This sort of dissonance, uneasiness with change, has been a part of human experience so long as human beings have been alive. I imagine this happened to the people of Colossae from the passage we read. Colossae was an old city in Asia Minor, one where history and social patterns were well established during the time Jesus was first introduced. “In the first century AD it was still an important city. Like the other cities in the Lycus valley, its economic success was connected to textile industries, with Colossae being famous for its distinctive black wool (Pliny the Elder, Nat. Hist. 21.51).”[3] Amid people worshiping various Roman deities and Jewish synagogues, Epaphras, a disciple and missionary, helped to start a church. This was no easy task as starting churches from scratch never is, but it was made harder by the fact that no one knew of this Jesus from some backwater province on the eastern edge of the Roman Empire. We have a hard enough time planting churches in the United States where Christianity has long been ingrained in society, so I imagine it was significantly harder for Epaphras to convince people to follow the Way of Jesus when Jesus was a complete unknown. The dissonance of tradition would have been greater and left Epaphras with the task of patiently waiting on the Holy Spirit.

And yet, Epaphras, led by the Spirit of God, managed to do just that. Over time, with one convert after another, a church was established. I imagine some were swayed by Epaphras words, some by the practices of Christianity (care for orphans, widows, the poor), and some, maybe many by family members and friends who experienced the Holy Spirit for themselves. Being a follower of Jesus didn’t become the preferred religion of Colossae but there were enough people who heard the message and were led by the Spirit to see the world another way. The people of the Colossian church were moving in one direction, heard the good news about Jesus—his way of life, ministry, death, and resurrection—and changed direction. The writer of Colossians says,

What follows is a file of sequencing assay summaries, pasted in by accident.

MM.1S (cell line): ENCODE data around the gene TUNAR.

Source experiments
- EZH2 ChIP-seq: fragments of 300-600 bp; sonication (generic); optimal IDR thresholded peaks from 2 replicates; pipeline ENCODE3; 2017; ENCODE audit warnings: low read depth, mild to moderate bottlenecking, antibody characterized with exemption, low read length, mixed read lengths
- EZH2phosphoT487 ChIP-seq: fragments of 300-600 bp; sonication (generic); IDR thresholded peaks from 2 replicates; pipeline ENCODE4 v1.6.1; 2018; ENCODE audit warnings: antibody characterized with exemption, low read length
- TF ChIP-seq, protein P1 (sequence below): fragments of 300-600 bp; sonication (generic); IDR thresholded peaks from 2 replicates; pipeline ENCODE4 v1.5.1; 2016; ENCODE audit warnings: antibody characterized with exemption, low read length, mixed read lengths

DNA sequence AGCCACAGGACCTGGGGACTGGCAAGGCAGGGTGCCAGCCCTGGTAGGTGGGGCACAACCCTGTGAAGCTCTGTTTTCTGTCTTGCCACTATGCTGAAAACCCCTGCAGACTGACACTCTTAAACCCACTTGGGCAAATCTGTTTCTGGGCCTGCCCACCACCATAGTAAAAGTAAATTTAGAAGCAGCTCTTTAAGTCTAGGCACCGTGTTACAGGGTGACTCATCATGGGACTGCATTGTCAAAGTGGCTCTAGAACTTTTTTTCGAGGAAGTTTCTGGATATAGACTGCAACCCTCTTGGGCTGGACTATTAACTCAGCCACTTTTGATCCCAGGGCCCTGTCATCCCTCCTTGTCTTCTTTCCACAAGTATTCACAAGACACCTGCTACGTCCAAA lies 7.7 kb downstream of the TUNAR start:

We’ve done this since we heard of your faith in Christ Jesus and your love for all God’s people. You have this faith and love because of the hope reserved for you in heaven. You previously heard about this hope through the true message, the good news, which has come to you. This message has been bearing fruit and growing among you since the day you heard and truly understood God’s grace, in the same way that it is bearing fruit and growing in the whole world. (Colossians 1:4-6)

Colossians 4